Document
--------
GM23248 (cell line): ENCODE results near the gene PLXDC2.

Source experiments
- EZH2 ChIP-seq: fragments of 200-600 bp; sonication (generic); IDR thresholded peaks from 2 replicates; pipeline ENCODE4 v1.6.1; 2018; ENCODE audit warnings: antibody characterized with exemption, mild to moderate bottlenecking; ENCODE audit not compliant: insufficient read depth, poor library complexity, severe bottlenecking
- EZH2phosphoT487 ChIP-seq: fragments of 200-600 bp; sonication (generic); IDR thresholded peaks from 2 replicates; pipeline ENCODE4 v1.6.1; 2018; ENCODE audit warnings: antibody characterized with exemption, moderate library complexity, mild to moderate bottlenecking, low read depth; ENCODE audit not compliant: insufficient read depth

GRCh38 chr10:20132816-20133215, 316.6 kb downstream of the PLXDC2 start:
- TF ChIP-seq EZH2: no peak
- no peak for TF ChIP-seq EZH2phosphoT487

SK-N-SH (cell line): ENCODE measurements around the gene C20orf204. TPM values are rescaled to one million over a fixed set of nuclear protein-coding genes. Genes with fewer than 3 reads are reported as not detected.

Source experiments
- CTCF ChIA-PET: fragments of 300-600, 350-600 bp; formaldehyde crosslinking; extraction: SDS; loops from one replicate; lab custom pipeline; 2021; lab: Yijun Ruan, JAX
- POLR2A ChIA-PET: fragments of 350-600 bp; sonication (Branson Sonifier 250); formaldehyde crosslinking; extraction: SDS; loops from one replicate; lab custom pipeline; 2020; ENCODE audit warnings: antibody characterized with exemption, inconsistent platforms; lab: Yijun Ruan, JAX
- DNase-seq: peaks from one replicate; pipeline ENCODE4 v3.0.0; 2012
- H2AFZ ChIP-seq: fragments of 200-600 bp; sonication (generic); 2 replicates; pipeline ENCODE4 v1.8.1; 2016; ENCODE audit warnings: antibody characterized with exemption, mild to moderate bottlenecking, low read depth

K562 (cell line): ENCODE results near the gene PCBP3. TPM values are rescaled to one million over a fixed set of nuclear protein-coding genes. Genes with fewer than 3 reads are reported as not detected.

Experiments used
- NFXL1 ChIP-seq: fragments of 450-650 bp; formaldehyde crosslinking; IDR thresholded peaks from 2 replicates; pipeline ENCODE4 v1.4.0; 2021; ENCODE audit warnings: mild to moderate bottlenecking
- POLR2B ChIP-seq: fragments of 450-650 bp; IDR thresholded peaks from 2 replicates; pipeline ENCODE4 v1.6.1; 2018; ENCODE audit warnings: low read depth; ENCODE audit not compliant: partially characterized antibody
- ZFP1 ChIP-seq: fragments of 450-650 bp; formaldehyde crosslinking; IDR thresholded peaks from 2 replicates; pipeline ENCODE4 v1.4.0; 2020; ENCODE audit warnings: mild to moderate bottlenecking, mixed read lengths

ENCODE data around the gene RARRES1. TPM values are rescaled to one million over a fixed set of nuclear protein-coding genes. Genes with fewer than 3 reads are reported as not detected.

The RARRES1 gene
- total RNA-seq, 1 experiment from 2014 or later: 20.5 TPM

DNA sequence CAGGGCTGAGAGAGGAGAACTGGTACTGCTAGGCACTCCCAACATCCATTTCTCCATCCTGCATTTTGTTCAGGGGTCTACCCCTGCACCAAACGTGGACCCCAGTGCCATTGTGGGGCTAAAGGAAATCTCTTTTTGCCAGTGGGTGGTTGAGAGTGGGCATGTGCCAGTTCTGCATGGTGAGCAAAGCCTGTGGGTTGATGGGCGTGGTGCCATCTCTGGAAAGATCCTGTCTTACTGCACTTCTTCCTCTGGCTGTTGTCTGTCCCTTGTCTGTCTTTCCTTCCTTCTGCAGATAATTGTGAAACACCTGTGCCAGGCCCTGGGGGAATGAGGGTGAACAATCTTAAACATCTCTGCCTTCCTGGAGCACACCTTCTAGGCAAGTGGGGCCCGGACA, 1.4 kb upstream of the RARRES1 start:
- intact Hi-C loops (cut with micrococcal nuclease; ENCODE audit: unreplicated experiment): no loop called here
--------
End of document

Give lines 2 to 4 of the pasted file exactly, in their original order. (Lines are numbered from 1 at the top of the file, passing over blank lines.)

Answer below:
Source experiments
- EZH2 ChIP-seq: fragments of 200-600 bp; sonication (generic); IDR thresholded peaks from 2 replicates; pipeline ENCODE4 v1.6.1; 2018; ENCODE audit warnings: antibody characterized with exemption, mild to moderate bottlenecking; ENCODE audit not compliant: insufficient read depth, poor library complexity, severe bottlenecking
- EZH2phosphoT487 ChIP-seq: fragments of 200-600 bp; sonication (generic); IDR thresholded peaks from 2 replicates; pipeline ENCODE4 v1.6.1; 2018; ENCODE audit warnings: antibody characterized with exemption, moderate library complexity, mild to moderate bottlenecking, low read depth; ENCODE audit not compliant: insufficient read depth